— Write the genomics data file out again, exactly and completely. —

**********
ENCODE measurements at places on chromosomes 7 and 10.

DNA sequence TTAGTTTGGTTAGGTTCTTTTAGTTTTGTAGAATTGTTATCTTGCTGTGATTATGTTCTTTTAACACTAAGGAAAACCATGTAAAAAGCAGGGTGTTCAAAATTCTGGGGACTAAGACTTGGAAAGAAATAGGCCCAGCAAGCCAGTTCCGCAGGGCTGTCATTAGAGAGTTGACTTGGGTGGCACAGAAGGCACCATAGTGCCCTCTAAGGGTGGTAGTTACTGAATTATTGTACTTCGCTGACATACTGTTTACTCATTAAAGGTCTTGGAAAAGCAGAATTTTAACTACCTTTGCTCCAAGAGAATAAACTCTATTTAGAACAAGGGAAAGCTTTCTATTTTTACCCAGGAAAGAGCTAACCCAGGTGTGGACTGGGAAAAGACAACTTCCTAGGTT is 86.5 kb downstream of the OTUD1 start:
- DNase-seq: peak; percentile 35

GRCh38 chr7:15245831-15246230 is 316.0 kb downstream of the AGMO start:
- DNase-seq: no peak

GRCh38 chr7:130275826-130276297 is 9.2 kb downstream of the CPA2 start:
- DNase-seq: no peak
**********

ENCODE measurements at places on chromosomes 7 and 10.

DNA sequence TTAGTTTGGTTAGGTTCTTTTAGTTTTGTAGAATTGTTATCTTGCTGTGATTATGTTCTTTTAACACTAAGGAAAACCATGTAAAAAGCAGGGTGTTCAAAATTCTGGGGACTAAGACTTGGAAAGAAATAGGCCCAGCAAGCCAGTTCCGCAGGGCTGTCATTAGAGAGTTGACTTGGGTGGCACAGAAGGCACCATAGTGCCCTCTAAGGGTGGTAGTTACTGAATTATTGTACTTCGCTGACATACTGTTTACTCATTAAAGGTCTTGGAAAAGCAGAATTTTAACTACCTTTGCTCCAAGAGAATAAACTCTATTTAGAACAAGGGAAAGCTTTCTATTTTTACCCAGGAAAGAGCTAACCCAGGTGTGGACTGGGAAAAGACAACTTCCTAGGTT is 86.5 kb downstream of the OTUD1 start:
- DNase-seq: peak; percentile 35

GRCh38 chr7:15245831-15246230 is 316.0 kb downstream of the AGMO start:
- DNase-seq: no peak

GRCh38 chr7:130275826-130276297 is 9.2 kb downstream of the CPA2 start:
- DNase-seq: no peak